She devotes a lot of attention on dogs- “Of smale houndes hadde she that she fedde with roasted fleshe, or milk and wastel-breed. ” Her tenderness to dogs, and that ambiguous motto on her rosary, suggests some diversion of interest, on the part of one who has dedicated hereslf a bride of Christ. She spoke French, which is quite unusual, as it is not necessary to speak French for a nun. Chaucer implies that she cannot speak the language very fluently “for French of Paris was to hire unknowe. ” The fact that she speaks French, a language that is notorious for being romantic, insinuates she is not a typical nun.
Chaucer uses a great deal of visual imagery, which portrays how self-conscious the nun, is about her looks and this highlights the heavy irony Chaucer utilises. The nun had her wimple “pinched,” a nun ought to have a plain one. This shows that she is very conscious of her looks, rather than being modest in the way we would perceive a nun to be. The Doctor of Physics, similarly to the Prioress raises the theme of food and drink in his description. Like the Knight he is a “verray, parfit” example of his kind, but in this case this involves the conspiracy with the apothecary against the patient.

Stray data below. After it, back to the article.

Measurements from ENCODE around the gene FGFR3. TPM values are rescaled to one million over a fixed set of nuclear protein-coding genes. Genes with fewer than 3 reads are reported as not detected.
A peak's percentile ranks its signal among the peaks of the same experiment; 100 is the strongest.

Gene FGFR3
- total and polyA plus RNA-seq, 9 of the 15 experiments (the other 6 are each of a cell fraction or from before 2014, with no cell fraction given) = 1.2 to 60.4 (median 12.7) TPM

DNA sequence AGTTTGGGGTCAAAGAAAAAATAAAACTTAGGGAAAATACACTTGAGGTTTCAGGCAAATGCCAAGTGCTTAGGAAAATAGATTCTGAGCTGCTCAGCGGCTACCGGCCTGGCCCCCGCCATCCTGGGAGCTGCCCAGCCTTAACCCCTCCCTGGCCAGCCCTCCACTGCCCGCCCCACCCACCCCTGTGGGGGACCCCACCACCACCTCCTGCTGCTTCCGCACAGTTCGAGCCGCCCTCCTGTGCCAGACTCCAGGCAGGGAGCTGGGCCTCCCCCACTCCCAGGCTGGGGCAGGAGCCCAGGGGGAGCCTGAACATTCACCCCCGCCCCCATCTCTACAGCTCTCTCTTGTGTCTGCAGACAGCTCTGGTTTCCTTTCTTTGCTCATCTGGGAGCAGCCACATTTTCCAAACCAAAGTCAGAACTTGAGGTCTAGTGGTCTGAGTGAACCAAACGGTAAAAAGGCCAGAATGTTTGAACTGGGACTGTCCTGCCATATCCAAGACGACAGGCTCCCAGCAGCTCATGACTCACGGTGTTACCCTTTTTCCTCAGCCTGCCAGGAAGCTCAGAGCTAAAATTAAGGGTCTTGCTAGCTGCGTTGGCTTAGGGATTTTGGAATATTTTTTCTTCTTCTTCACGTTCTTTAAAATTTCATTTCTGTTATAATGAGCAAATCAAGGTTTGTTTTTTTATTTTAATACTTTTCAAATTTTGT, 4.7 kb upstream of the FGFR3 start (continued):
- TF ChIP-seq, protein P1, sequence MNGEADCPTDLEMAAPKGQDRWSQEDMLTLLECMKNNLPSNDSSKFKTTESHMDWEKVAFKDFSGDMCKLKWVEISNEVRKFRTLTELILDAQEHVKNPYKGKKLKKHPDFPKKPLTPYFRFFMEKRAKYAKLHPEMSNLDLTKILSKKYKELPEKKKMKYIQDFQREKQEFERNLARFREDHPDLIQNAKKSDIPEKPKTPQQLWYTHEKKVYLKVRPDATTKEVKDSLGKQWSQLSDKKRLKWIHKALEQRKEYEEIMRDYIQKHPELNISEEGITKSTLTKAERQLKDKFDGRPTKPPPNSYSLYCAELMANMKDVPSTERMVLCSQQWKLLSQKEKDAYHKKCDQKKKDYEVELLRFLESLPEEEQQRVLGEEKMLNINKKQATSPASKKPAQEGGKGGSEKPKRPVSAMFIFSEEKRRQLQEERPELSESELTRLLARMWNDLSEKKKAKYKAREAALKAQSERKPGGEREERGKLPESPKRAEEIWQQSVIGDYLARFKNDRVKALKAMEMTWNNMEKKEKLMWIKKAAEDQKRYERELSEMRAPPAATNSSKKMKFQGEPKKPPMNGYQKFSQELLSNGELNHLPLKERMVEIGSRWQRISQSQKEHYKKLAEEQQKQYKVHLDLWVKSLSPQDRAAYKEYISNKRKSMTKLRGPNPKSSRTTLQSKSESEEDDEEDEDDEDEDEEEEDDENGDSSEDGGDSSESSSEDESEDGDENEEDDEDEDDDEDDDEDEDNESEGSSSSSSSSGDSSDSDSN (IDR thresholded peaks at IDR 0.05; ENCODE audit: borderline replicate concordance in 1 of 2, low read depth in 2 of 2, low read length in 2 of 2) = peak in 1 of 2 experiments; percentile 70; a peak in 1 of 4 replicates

We can see he is very health conscious and eats a moderate diet- “But of greet norissing and digestible,” which we would expect of the best doctor in the world. The descriptions then moves immediately on to his dress which is very lavish, costly and fashionable, in contrast to the knight- “In sagwin and in pers he clad was al, lined with tafata and with sendal. ” From this we can see he has lots of money, but as shown in line 443 he is not a spend thrift, and rather he keeps his money tight. The doctor’s neglect of the Bible follows this line, which suggest he is an atheist.
The last two couplets destroy the Doctor’s character as to him the Black death had brought gold, in which he was not going to pass on to others- “He kept that he wan in pestilence. Fot gold in phisik is a cordia, therefore he lovede gold in special. ” Thus we can see that there are stark contrasts between these particular three characters. This gives rise to the idea of a varied medieval society. Chaucer highlights these differences between pilgrims by varying the techniques of his descriptions. Dress, physical appearance and personal habits provide the most immediate index of individual character.
References to personality are reinforced by an account of the pilgrim’s past experiences and profession standing. For instance, the portrait of the knight consists largely of a detailed list of the crusading wars in which he has spent most of his life: a record of self abnegation for which Chaucer shows respect by saying little about the knight’s personal appearance. Similarly, the Doctor of Physics is described in terms of his professional qualifications and practice than through personal features. Whereas the prioress was described in terms of dress and physical appearance, suggesting a diversion of interest.